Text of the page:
Singing Badly — Farce and Tragedy

March 1, 2021
Posted by Jay Livingston

Marx said that history repeats itself, first as tragedy, then as farce. Maybe, but sometimes it’s the other way round.

The woman who opened the CPAC meeting in Orlando with her rendition of the National Anthem* chose to do it a capella. As you can hear, that’s probably because the true pitch of an instrument would only accentuate her notes that fall somewhere in between the keys of a piano. Besides, no accompanist could possibly keep up with her unpredictable key changes.

Did she have a precursor? She did indeed. “Darlene Edwards,” a parody of a nightclub singer, was a character created in the 1950s by Jo Stafford, a pop singer with classical training. Darlene performed overwrought versions well-known songs like “I Love Paris” and  “Autumn Leaves.” She would hit off-key notes and add or drop beats in a measure, all the while accompanied by “Jonathan Edwards,” her real-life husband Paul Weston, playing a florid style piano you might hear in cocktail bars of the time. Here is how they destroy “Take the A Train.”

Jonathan and Darlene Edwards were clearly farce. The humor is based on the proposition that “this is not us.” And in fact they were talented musicians, and you get a sense that what they’re doing to the pitch and meter is far more difficult than a straight performance.

The CPAC singer’s two minutes on the stage is probably not tragedy, at least not according to literary definitions. But it is sad. There is no distance between the performer and the role. She even seems to think that she’s doing a fine job. **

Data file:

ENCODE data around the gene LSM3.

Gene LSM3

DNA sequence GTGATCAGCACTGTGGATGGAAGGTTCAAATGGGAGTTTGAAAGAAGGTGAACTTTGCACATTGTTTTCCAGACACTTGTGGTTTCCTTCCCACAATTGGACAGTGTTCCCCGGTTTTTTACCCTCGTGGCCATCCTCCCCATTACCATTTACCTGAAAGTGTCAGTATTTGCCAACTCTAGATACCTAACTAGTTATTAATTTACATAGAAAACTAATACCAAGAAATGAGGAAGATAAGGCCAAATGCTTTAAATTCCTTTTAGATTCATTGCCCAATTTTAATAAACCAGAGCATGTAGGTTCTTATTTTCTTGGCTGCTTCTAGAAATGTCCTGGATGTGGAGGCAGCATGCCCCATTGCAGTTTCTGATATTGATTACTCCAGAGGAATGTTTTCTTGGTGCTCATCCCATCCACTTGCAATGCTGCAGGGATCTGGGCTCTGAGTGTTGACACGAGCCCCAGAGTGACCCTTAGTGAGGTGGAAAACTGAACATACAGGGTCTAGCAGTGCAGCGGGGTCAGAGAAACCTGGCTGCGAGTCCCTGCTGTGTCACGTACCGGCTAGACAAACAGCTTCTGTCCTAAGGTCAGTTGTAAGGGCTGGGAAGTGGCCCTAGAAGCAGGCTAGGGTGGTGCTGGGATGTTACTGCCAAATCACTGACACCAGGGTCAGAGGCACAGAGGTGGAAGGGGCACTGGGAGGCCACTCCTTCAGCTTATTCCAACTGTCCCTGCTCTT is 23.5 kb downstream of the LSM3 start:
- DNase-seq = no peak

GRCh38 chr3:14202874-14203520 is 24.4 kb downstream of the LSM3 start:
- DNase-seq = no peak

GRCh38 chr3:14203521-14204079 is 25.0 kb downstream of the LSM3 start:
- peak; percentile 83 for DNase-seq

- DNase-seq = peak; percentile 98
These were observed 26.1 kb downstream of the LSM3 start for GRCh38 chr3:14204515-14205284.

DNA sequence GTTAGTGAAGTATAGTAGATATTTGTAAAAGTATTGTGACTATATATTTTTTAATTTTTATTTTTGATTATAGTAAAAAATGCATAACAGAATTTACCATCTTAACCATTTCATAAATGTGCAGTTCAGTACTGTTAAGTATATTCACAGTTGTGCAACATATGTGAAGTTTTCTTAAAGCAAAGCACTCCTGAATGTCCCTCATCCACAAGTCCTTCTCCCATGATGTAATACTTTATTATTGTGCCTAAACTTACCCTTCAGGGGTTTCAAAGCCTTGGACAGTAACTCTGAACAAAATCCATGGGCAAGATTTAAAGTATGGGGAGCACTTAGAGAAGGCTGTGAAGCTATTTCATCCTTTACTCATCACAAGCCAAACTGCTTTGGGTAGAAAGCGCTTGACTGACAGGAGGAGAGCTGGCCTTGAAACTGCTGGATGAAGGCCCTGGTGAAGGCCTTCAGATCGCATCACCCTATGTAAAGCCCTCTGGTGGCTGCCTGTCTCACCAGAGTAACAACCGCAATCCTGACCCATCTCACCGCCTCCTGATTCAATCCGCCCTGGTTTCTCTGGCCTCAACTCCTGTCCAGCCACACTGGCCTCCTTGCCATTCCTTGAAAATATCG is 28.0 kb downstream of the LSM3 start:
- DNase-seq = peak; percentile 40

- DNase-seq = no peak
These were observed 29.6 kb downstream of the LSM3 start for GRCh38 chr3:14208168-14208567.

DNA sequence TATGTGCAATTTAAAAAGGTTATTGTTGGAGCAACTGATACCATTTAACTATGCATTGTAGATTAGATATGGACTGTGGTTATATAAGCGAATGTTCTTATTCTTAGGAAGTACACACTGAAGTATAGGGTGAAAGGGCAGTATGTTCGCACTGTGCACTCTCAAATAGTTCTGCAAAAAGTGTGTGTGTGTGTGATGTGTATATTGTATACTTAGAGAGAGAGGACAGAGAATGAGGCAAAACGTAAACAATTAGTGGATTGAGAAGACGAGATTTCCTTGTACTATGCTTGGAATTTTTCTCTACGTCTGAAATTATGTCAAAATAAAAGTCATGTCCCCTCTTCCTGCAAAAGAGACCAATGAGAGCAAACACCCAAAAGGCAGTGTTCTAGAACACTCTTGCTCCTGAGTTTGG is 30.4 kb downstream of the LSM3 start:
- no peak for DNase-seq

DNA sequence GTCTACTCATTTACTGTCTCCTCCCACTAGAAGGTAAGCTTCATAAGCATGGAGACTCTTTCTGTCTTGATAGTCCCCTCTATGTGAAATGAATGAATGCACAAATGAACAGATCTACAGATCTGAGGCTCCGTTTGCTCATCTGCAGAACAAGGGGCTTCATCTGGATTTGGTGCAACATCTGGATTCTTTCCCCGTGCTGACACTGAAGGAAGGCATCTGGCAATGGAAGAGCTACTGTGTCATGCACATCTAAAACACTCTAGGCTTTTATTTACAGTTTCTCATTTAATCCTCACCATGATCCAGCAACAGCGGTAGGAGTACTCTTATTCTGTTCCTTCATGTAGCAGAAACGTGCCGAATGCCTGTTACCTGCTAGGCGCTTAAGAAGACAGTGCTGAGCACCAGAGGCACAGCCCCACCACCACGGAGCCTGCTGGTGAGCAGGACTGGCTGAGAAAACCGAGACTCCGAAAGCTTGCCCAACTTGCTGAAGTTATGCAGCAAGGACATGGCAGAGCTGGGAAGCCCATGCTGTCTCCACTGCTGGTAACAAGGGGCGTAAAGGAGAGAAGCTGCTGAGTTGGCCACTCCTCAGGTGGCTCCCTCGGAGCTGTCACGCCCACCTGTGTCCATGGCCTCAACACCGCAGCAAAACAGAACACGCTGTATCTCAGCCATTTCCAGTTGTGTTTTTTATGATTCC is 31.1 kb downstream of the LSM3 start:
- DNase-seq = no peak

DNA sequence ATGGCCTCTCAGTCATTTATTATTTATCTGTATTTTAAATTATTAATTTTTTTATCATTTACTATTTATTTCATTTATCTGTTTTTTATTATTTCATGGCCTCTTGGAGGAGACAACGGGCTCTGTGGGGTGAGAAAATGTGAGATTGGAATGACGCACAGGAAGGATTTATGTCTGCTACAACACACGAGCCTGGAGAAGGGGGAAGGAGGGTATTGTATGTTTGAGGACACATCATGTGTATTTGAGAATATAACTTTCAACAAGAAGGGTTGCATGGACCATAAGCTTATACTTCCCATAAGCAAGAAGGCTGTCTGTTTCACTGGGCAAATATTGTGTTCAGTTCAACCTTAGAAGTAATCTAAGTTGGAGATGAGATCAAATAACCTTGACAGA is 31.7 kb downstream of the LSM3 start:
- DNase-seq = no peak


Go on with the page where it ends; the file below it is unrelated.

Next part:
There’s an obvious parallel to be drawn between her and the most important performer at the CPAC, a man who apparenly really does believe that everything he has done has been perfect. His performance too appeared to be farce, and it was easy to laugh at. Eventually however, it became clear that this was no laughing matter.

* I still have no idea who she is. My searches on Google and Twitter turned up nothing. A Facebook friend said that she was the daughter or niece of someone who gives a lot of money to CPAC.

** I’m not sure where Florence Foster Jenkins fits here. Accorfding to Wikipedia, “The question of whether ‘Lady Florence’ . . .was in on the joke, or honestly believed she had vocal talent, remains a matter of debate.”